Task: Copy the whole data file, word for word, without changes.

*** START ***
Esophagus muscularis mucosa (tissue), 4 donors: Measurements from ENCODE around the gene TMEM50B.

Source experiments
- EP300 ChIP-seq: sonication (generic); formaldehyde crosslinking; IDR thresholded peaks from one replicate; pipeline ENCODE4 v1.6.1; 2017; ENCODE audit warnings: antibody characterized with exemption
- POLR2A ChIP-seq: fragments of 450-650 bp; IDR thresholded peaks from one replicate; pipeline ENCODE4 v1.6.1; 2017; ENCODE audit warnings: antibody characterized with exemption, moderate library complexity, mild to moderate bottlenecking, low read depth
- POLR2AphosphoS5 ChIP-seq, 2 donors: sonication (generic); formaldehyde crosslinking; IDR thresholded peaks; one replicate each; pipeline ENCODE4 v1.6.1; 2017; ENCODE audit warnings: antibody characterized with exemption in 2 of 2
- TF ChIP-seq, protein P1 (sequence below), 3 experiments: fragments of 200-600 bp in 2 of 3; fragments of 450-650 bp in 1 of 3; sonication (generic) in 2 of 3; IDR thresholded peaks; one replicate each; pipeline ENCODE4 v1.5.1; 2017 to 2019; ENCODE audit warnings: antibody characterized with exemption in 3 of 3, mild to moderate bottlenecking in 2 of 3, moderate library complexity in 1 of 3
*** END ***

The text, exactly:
Esophagus muscularis mucosa (tissue), 4 donors: Measurements from ENCODE around the gene TMEM50B.

Source experiments
- EP300 ChIP-seq: sonication (generic); formaldehyde crosslinking; IDR thresholded peaks from one replicate; pipeline ENCODE4 v1.6.1; 2017; ENCODE audit warnings: antibody characterized with exemption
- POLR2A ChIP-seq: fragments of 450-650 bp; IDR thresholded peaks from one replicate; pipeline ENCODE4 v1.6.1; 2017; ENCODE audit warnings: antibody characterized with exemption, moderate library complexity, mild to moderate bottlenecking, low read depth
- POLR2AphosphoS5 ChIP-seq, 2 donors: sonication (generic); formaldehyde crosslinking; IDR thresholded peaks; one replicate each; pipeline ENCODE4 v1.6.1; 2017; ENCODE audit warnings: antibody characterized with exemption in 2 of 2
- TF ChIP-seq, protein P1 (sequence below), 3 experiments: fragments of 200-600 bp in 2 of 3; fragments of 450-650 bp in 1 of 3; sonication (generic) in 2 of 3; IDR thresholded peaks; one replicate each; pipeline ENCODE4 v1.5.1; 2017 to 2019; ENCODE audit warnings: antibody characterized with exemption in 3 of 3, mild to moderate bottlenecking in 2 of 3, moderate library complexity in 1 of 3